Genetic effects are of little importance in switching on your appetite; rather it's all a matter of blood sugar levels, finds a study.
However, when it comes to feeling full, genes do matter, says Dr Ellen Schur of the University of Washington, who presents her team's work at the annual meeting of the Society for the Study of Ingestive Behavior in Seattle this week.
The team looked at 21 pairs of identical twins, investigating whether there was an inherited influence in the way their brains responded to photos of food, and in how that response changed when they were full.
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The twins ate identical breakfasts and had functional MRI brain scans 3.5 hours later, while they looked at photos of high and low calorie foods. The scanner recorded the activity in the appetite centers of their brains.
By using identical twins, the researchers ensured that each pair effectively had the same genes and the same upbringing.
"We're asking whether twins are more similar to each other than to other unrelated individuals [in terms of their response to the food photos]," says Schur.
"If you put a bunch of people into an fMRI scanner, even though we controlled how they ate... there is a wide range to how people respond to the pictures," she explains. "In fact the twins were not more similar to each other in the way they responded."
She concludes genes and upbringing have little influence on brain appetite centers after several hours without food. "Instead what we found was that activation was strongly related to the individual glucose levels measured in their blood at the time."
People with lower glucose levels showed more brain activation, especially when looking at photos of high-calorie fattening foods.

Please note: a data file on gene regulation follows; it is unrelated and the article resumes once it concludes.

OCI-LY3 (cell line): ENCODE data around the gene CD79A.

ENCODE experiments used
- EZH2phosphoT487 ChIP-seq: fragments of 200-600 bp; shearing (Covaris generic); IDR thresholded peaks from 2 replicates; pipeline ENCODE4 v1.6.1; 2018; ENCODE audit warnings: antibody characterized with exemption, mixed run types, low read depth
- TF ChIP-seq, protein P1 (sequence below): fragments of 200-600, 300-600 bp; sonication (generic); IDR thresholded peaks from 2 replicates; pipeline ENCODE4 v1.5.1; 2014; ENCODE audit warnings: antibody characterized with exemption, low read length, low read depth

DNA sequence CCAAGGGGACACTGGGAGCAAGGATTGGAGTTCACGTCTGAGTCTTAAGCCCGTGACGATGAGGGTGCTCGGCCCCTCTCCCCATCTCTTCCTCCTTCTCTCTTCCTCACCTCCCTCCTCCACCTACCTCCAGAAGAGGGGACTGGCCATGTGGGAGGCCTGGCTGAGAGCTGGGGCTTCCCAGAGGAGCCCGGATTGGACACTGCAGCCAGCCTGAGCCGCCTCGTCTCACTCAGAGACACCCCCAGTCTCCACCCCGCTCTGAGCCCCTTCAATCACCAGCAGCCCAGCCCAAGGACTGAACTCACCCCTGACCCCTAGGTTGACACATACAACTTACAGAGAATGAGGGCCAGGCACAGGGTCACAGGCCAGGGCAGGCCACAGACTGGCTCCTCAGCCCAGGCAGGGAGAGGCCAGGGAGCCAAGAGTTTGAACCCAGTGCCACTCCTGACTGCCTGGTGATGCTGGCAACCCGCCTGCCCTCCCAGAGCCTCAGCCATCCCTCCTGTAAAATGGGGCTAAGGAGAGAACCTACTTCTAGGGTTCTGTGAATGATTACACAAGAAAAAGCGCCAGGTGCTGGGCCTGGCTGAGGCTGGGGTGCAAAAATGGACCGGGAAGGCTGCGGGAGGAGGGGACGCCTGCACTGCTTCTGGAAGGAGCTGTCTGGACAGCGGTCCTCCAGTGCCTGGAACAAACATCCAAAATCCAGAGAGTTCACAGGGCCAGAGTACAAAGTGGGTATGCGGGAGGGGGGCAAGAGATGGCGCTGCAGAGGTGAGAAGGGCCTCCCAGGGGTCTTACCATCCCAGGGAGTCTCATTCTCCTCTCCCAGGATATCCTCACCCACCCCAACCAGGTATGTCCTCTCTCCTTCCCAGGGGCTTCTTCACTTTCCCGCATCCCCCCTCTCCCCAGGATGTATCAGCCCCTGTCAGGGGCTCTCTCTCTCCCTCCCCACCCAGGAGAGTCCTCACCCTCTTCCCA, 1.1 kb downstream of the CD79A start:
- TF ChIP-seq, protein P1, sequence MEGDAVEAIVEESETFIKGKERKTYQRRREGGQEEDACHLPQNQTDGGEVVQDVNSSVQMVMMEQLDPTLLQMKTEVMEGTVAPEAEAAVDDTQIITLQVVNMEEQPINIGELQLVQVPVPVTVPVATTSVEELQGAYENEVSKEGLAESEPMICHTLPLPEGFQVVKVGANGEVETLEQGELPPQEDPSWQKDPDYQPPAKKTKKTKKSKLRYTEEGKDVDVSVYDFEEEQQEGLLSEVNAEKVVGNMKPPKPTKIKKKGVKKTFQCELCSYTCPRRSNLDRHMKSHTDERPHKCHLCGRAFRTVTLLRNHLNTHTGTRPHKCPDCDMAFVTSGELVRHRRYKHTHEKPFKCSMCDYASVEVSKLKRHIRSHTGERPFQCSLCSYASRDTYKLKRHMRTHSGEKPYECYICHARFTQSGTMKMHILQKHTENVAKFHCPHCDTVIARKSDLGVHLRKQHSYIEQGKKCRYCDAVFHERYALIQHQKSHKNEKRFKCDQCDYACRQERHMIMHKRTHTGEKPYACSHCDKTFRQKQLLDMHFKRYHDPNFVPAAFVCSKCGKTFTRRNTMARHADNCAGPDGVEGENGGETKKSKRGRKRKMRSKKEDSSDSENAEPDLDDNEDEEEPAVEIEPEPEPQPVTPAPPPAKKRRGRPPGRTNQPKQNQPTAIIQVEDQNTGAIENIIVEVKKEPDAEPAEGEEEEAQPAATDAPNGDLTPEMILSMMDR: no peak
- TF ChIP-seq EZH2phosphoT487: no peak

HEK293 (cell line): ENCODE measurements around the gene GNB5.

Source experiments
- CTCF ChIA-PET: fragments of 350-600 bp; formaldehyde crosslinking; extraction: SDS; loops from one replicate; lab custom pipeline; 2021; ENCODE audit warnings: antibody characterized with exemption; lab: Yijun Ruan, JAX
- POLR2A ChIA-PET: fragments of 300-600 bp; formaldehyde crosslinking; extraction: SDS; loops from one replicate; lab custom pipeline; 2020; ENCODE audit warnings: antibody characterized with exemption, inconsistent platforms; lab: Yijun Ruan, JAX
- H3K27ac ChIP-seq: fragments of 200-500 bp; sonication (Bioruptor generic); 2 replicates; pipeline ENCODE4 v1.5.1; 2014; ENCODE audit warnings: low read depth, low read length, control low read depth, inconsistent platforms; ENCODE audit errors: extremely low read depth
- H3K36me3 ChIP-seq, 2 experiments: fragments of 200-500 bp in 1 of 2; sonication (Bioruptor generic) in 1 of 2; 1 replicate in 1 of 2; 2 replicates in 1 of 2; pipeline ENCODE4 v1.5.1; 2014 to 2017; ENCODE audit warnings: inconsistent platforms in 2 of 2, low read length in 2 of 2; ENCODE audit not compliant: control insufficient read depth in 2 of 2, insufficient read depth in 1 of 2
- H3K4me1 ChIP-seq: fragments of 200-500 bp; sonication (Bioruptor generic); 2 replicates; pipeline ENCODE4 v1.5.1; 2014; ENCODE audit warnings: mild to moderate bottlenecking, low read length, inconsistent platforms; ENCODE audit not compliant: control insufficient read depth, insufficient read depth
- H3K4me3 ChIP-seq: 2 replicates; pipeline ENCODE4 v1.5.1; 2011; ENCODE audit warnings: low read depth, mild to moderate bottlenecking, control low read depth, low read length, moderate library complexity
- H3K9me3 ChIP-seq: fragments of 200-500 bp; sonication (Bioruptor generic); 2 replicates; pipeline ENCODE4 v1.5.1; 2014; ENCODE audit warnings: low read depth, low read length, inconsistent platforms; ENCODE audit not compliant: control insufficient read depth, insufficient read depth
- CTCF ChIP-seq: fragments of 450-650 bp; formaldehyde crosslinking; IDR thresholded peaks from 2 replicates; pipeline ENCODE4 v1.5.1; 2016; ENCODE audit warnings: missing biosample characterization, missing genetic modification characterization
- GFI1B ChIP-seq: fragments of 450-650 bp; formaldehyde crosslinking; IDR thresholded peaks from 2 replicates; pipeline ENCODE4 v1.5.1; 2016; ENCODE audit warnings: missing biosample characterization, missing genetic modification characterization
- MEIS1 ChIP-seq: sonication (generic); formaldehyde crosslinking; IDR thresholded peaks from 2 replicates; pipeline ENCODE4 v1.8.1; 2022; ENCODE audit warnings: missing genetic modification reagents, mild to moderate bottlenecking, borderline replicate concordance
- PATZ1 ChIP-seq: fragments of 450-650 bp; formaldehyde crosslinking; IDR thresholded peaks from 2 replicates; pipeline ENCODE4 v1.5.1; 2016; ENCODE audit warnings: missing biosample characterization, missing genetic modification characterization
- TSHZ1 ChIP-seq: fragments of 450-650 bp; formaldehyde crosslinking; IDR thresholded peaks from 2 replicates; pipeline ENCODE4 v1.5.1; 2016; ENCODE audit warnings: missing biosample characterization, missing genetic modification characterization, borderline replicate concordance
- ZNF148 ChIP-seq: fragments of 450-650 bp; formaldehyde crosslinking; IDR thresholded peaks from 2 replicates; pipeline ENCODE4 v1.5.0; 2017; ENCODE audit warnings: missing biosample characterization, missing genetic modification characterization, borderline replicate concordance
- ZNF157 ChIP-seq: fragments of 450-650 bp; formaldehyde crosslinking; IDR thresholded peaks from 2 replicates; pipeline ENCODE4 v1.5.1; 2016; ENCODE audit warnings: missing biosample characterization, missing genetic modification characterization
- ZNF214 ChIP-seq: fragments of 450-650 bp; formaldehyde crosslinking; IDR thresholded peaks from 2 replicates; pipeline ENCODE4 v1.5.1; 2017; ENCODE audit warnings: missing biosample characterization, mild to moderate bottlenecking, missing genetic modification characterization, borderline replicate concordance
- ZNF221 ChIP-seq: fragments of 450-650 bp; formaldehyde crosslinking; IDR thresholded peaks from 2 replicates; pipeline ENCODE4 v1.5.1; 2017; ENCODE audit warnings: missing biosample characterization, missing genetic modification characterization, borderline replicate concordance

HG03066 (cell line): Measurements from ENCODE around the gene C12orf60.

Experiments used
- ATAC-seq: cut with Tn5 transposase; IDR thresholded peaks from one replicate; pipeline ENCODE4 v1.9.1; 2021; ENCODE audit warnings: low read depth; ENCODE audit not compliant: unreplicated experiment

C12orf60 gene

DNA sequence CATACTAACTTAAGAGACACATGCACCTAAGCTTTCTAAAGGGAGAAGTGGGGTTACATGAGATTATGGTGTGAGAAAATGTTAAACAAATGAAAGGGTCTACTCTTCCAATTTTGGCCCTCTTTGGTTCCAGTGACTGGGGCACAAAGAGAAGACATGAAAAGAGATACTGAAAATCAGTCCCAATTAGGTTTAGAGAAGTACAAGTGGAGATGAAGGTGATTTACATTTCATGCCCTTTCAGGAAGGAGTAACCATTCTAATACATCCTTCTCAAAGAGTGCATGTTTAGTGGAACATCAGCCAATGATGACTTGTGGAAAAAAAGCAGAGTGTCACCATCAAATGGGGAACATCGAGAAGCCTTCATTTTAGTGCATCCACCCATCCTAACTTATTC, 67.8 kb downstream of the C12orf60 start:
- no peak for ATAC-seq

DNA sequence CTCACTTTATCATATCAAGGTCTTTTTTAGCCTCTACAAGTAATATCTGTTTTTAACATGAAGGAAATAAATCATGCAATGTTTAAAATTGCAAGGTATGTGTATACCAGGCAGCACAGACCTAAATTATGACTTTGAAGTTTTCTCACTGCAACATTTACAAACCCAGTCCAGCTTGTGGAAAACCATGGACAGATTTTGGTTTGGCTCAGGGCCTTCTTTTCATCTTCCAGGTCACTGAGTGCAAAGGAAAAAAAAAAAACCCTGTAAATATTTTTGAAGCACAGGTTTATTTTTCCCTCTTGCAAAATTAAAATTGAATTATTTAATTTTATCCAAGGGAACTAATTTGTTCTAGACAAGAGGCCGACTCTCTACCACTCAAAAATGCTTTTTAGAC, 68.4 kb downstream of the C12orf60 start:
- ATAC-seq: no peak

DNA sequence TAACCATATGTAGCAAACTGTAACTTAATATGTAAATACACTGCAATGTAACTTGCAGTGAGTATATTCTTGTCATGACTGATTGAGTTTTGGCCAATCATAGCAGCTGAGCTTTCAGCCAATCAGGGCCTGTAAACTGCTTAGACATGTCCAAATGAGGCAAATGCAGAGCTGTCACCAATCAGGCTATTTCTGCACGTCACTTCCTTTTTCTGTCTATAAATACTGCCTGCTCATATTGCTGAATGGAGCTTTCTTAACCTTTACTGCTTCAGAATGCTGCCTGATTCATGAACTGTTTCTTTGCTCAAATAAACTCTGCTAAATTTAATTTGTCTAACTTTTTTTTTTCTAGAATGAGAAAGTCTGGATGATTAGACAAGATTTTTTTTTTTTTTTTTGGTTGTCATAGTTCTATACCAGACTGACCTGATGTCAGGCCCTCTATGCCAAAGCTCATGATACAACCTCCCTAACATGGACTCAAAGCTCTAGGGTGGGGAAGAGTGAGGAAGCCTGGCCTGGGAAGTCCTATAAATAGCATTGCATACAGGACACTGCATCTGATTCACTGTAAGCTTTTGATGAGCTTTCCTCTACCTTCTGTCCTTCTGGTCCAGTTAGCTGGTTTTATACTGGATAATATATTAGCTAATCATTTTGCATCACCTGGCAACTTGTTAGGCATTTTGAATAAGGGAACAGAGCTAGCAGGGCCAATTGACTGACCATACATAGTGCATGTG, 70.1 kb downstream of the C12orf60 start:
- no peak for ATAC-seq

Feeling full runs in the family
The twins then ate macaroni cheese for lunch and had another fMRI scan immediately afterwards, again measuring their response to food photos.
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Importantly, the meal affected the activation levels of each member of a pair of twins more similarly than the others doing the experiment.
However, people whose glucose levels remained low still had more brain activation in areas that motivate eating.
As if they hadn't had enough, the twins were then let loose on a buffet, where the amount they consumed was secretly measured. Twins ate similar amounts and also reported similar levels of fullness, suggesting that genetics and upbringing plays a role in satiety.
Results make sense
Australian expert Dr Zane Andrews of Monash University says it is "very interesting" that Schur and colleagues found the greatest activation of appetite centers in the brain were in people with low blood sugar.
"That's absolutely as we'd predict," he comments.
He explains that maintaining blood sugar levels is key to survival, and that low blood glucose can lead to coma.
"If the brain senses that blood glucose is getting low it will do all it can to get you to eat," says Andrews.
Andrews has not seen the results, but suspects that the part of the brain that is turning on is the motivation and reward pathway. "This is activated by drugs like cocaine but it is also activated by food."
Schur says her team's work supports other studies that find skipping meals is not a good way to diet. They now want to look at how being obese affects the appetite centers.